[8] La Barre au Roy, (4 Oct.?) 1682.


      The New England man was precisely the same material with that of which Cromwell formed his invincible Ironsides; but he had very little forest experience. His geographical position cut him off completely from the great wilderness of the interior. The sea was his field of action. Without the aid of government, and in spite of its restrictions, he built up a prosperous commerce, and enriched himself by distant fisheries, neglected by the rivals before whose doors they lay. He knew every ocean from Greenland to Cape Horn, and the whales of the north and of the south had no more dangerous foe. But he was too busy to fight without good cause, and when he turned his hand to soldiering it was only to meet some pressing need of the hour. The New England troops in the early wars were bands of raw fishermen and farmers, led by civilians decorated with military titles, and subject to the slow and uncertain action of legislative bodies. The officers had not learned to command, nor the men to obey. The remarkable exploit of the capture of Louisburg, the strongest fortress in America, was the result of mere audacity and hardihood, backed by the rarest good luck.[See larger version]


      As you approached Montreal, the fortified mill built by the Sulpitians at Point aux Trembles towered above the woods; and soon after the newly built chapel of the Infant Jesus. More settlements followed, till at length the great fortified mill of Montreal rose in sight; then the long row of compact wooden houses, the H?tel Dieu, and the rough masonry of the seminary of St. Sulpice. Beyond the town, the clearings continued at intervals till you reached Lake St. Louis, where young Cavelier de la Salle had laid out his seigniory of La Chine, and abandoned it to begin his hard career of western exploration. Above the island of Montreal,[473]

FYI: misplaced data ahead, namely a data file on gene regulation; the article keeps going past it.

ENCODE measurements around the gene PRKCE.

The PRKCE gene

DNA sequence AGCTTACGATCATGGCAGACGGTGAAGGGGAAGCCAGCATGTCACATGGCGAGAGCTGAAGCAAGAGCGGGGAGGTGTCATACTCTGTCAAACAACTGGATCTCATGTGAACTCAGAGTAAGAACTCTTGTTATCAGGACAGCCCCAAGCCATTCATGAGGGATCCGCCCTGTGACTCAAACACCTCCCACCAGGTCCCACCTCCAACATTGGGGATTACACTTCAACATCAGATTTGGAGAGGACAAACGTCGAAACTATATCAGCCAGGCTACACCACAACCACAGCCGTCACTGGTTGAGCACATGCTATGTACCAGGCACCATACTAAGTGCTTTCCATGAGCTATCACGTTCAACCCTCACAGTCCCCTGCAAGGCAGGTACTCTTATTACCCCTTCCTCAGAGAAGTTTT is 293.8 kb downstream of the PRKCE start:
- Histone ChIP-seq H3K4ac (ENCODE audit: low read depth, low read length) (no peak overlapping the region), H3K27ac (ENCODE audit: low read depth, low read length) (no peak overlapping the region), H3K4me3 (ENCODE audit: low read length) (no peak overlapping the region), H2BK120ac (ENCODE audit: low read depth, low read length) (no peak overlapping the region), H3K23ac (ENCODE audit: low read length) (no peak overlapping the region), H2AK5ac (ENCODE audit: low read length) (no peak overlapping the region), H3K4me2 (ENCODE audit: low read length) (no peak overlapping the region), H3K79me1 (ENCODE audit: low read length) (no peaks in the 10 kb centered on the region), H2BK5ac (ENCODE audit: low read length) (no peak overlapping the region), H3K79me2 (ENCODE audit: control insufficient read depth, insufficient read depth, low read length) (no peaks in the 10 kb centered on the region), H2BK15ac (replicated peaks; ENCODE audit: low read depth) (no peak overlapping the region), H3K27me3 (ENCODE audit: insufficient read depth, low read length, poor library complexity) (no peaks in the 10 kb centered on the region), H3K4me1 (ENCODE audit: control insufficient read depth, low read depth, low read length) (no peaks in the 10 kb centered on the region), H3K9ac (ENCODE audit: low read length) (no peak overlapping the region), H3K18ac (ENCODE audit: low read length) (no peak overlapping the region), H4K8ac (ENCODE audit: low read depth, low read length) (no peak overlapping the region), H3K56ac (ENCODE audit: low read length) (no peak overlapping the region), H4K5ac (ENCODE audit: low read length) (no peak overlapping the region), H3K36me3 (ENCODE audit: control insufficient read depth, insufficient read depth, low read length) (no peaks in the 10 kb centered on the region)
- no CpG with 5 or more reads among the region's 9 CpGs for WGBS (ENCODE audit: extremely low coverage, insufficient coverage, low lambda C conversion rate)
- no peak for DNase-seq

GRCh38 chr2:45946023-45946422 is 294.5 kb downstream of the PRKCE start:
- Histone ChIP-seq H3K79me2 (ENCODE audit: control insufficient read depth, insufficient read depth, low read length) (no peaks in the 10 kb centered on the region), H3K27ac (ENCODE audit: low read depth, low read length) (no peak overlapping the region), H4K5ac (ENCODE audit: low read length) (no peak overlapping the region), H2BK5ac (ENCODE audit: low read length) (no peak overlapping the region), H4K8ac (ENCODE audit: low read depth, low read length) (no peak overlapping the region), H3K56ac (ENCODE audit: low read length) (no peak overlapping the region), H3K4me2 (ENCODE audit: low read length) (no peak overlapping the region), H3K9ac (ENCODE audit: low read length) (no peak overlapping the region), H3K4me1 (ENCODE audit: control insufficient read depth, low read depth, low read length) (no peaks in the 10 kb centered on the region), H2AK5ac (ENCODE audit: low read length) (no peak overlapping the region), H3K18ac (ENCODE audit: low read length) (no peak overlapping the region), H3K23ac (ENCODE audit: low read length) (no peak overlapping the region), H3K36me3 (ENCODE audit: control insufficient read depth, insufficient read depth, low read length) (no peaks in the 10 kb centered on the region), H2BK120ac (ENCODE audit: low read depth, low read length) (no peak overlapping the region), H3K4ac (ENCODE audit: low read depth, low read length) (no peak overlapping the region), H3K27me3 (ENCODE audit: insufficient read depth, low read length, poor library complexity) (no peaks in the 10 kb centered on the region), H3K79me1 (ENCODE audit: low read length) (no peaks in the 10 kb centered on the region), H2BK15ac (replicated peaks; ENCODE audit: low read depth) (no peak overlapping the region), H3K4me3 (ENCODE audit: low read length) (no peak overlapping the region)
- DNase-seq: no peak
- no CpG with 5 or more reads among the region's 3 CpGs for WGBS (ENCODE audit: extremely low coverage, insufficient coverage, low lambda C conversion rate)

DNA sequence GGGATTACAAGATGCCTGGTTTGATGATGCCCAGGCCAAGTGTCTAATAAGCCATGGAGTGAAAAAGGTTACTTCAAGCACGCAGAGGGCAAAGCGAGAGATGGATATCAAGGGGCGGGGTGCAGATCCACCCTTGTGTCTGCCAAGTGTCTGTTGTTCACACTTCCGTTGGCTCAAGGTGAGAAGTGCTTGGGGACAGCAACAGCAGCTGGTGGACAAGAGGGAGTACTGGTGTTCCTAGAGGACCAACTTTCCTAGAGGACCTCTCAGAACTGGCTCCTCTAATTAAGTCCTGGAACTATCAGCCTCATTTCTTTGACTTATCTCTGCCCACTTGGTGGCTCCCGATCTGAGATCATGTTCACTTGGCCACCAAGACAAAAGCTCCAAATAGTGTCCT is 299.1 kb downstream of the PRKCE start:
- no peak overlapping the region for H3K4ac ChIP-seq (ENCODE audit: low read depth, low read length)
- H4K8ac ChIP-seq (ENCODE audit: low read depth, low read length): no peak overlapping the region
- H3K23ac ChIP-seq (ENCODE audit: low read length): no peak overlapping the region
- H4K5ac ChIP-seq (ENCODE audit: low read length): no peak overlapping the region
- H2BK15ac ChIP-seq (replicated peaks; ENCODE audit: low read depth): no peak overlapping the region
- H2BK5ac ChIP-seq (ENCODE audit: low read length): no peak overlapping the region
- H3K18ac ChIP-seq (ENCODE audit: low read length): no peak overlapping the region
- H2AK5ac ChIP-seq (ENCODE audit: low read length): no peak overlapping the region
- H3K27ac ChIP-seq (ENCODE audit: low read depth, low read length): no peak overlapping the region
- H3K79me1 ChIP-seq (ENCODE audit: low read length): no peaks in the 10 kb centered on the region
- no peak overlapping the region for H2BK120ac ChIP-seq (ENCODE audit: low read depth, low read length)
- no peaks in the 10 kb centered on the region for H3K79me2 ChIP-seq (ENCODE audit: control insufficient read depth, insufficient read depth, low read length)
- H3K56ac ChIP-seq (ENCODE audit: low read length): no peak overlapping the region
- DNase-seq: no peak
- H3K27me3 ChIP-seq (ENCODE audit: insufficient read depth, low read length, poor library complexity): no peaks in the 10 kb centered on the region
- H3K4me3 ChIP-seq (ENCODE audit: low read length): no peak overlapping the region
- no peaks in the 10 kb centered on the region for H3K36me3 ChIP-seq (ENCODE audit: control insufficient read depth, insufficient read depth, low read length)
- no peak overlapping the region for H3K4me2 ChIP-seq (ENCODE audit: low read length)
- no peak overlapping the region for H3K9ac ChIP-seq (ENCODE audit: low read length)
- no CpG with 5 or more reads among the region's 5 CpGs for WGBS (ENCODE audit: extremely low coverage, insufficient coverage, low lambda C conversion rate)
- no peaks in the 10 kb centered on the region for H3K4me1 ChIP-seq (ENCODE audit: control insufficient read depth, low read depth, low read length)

The year 1797 was opened by the suspension of cash payments. The Bank of England had repeatedly represented to Pitt, as Chancellor of the Exchequer, that his enormous demands upon it for specie, as well as paper money, had nearly exhausted its coffers and could not long be continued. The payment of our armies abroad, and the advances to foreign kings, were necessarily made[455] in cash. The Government, in spite of enormous taxation, had already overdrawn its account eleven million six hundred and sixty-eight thousand eight hundred pounds, and the sole balance in the hands of the Bank was reduced to three million eight hundred and twenty-six thousand eight hundred and ninety pounds. Pitt was demanding a fresh loan for Ireland, when a message came from the Bank to say that, in existing circumstances, it could not be complied with. Thus suddenly pulled up, the Privy Council was summoned, and it was concluded to issue an order for stopping all further issue of cash, except to the Government, and except one hundred thousand pounds for the accommodation of private bankers and traders. Paper money was made a legal tender to all other parties, and the Bank was empowered to issue small notes for the accommodation of the public instead of guineas. A Bill was passed for the purpose, and that it might not be considered more than a temporary measure, it was made operative only till June; but it was renewed from time to time by fresh Acts of Parliament. The system was not abolished again till 1819, when Sir Robert Peel brought in his Bill for the resumption of cash payments, and during the whole of that time the depreciation of paper money was comparatively slight.